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Re: Why did small dinos become extinct?



Can anyone supply references to peer-reviewed articles that discusss the possibility that small non-flying predatory dinos were squeezed out by lizards & snakes and / or birds and / or mammals and / or juveniles of larger dino predators?

Except for the latter possibility, I don't think any such papers exist.

On the other hands there's meagre but apparently growing evidence of
small Maastrichtian non-flying theropods. Tim Williams says
Richardoestesia was a small Maastrichtian non-flying theropod.

Was it smaller than *Dromaeosaurus*, the smallest flightless dinosaur in the Hell Creek Fm (1.8 m long)?


http://www.dinodata.org/index.php?option=com_content&task=view&id=689&Itemid=25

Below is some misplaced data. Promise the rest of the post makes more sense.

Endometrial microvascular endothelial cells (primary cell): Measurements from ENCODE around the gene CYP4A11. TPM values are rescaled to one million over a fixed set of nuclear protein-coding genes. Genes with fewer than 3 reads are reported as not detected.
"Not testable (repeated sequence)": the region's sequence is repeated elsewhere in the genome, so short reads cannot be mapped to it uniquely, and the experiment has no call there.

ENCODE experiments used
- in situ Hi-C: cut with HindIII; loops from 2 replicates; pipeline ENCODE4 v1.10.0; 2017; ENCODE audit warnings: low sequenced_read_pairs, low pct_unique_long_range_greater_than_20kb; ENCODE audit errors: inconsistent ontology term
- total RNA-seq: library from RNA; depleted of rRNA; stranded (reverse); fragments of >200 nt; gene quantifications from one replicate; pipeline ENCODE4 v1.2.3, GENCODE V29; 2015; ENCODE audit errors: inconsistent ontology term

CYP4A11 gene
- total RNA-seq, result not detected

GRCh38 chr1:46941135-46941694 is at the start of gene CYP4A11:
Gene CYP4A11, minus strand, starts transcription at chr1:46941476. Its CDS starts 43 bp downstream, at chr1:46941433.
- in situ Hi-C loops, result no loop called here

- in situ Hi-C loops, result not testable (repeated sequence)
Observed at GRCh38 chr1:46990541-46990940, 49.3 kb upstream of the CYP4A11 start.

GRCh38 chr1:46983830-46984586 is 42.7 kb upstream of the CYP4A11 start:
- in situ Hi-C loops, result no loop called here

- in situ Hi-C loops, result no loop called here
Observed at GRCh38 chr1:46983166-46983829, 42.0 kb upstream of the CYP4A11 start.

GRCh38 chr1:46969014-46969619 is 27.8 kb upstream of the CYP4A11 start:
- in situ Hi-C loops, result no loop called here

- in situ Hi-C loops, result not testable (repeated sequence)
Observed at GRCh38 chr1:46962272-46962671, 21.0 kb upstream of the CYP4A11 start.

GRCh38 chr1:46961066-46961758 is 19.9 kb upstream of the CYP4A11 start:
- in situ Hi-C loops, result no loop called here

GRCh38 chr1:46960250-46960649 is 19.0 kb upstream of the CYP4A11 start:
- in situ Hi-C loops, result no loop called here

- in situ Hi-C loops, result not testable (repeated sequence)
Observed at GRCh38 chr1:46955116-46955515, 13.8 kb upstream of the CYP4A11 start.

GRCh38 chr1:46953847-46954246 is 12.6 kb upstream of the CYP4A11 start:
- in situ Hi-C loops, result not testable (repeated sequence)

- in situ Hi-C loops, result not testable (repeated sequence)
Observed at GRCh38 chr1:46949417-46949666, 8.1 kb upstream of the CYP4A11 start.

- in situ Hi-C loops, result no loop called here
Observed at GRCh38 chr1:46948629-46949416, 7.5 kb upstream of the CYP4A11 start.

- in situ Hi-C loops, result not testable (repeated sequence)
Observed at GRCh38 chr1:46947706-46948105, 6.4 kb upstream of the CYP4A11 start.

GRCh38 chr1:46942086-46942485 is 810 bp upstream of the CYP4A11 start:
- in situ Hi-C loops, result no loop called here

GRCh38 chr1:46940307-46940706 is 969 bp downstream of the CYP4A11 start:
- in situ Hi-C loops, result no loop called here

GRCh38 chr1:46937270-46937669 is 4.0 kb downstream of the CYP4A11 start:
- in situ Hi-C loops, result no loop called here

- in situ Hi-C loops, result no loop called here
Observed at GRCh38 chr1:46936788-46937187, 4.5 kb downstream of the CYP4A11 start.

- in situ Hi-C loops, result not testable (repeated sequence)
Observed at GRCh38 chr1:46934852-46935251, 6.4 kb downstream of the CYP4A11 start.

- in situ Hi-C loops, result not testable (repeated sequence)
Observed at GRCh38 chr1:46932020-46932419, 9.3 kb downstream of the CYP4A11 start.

reports diverse small theropods and no large ones from the Hateg Basin
(latest Maastrichtian, Roumania).

Most or all of those were AFAIK at least 1.8 m long, too.

The bottom line at present appears to be that there's evidence of small
Maastrichtian non-flying theropods but it's hard to pin down when they
became extinct because at present the Hell Creek formation is the only
terrestrial fossil bed that includes the K-T boundary.

There is one in India, too, but it's less well researched and apparently less fossil-rich...


Does this mean I have to conclude that at present we don't have enough
info to say much about how and when small non-flying predatory dinos
became extinct?

Yes and no. We can still apply the principle of parsimony to conclude that they -- the 1.8-m-long and longer ones -- most likely died out in the mass extinction; especially considering the fact that all their likely prey suffered heavily in the mass extinction, too.


If anyone has said this in a peer-reviewed publication,
could someone please provide a reference.

It's unlikely anyone has said anything specifically on small flightless predatory dinosaurs.